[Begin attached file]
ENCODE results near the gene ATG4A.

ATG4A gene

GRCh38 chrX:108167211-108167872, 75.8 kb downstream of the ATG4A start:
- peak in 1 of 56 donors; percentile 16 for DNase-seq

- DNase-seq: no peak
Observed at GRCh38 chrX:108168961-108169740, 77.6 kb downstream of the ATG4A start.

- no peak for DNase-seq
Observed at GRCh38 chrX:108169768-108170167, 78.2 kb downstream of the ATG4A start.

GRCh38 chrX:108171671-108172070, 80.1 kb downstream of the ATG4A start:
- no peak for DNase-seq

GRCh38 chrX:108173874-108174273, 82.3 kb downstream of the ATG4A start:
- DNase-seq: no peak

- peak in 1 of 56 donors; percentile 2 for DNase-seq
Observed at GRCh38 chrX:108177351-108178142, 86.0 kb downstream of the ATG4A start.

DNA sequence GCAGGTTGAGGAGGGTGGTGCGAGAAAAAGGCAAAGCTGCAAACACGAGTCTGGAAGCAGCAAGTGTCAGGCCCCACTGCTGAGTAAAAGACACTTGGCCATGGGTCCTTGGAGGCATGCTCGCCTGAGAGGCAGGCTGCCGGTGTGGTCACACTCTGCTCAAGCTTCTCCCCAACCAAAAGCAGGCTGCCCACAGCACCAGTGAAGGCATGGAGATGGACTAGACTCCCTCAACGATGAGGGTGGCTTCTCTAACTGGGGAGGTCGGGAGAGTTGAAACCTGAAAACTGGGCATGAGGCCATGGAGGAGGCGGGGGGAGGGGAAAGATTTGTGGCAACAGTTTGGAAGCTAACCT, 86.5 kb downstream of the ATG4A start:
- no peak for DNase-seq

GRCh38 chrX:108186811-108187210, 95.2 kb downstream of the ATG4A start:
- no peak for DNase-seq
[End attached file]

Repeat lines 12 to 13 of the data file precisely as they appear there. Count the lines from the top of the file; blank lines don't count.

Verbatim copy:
- DNase-seq: no peak

- peak in 1 of 56 donors; percentile 2 for DNase-seq